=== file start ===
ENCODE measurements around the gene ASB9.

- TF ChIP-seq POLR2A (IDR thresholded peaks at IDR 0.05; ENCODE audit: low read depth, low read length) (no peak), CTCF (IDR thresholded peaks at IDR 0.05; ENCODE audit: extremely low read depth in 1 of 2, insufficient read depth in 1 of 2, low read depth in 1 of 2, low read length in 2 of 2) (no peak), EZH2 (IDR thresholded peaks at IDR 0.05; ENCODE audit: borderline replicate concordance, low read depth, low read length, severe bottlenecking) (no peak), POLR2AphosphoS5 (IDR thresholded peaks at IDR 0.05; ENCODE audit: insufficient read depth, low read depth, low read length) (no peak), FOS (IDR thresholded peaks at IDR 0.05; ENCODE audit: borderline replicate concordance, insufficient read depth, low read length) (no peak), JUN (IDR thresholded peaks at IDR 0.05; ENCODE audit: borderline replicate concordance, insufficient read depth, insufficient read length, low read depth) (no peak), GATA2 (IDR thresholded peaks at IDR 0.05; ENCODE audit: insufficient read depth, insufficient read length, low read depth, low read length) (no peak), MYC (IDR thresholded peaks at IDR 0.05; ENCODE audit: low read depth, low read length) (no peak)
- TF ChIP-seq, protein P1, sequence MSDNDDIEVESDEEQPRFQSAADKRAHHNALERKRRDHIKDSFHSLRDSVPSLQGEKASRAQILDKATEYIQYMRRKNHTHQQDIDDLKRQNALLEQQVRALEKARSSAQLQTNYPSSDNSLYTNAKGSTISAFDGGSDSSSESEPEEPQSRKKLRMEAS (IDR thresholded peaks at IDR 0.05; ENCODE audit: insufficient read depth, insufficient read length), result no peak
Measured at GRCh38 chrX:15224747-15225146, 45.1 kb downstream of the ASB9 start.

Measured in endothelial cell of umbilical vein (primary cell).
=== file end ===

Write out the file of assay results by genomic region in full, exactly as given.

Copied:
ENCODE measurements around the gene ASB9.

- TF ChIP-seq POLR2A (IDR thresholded peaks at IDR 0.05; ENCODE audit: low read depth, low read length) (no peak), CTCF (IDR thresholded peaks at IDR 0.05; ENCODE audit: extremely low read depth in 1 of 2, insufficient read depth in 1 of 2, low read depth in 1 of 2, low read length in 2 of 2) (no peak), EZH2 (IDR thresholded peaks at IDR 0.05; ENCODE audit: borderline replicate concordance, low read depth, low read length, severe bottlenecking) (no peak), POLR2AphosphoS5 (IDR thresholded peaks at IDR 0.05; ENCODE audit: insufficient read depth, low read depth, low read length) (no peak), FOS (IDR thresholded peaks at IDR 0.05; ENCODE audit: borderline replicate concordance, insufficient read depth, low read length) (no peak), JUN (IDR thresholded peaks at IDR 0.05; ENCODE audit: borderline replicate concordance, insufficient read depth, insufficient read length, low read depth) (no peak), GATA2 (IDR thresholded peaks at IDR 0.05; ENCODE audit: insufficient read depth, insufficient read length, low read depth, low read length) (no peak), MYC (IDR thresholded peaks at IDR 0.05; ENCODE audit: low read depth, low read length) (no peak)
- TF ChIP-seq, protein P1, sequence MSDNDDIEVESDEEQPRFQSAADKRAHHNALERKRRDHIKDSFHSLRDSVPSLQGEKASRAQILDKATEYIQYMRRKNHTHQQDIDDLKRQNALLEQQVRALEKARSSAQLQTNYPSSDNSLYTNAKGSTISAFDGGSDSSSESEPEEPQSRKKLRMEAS (IDR thresholded peaks at IDR 0.05; ENCODE audit: insufficient read depth, insufficient read length), result no peak
Measured at GRCh38 chrX:15224747-15225146, 45.1 kb downstream of the ASB9 start.

Measured in endothelial cell of umbilical vein (primary cell).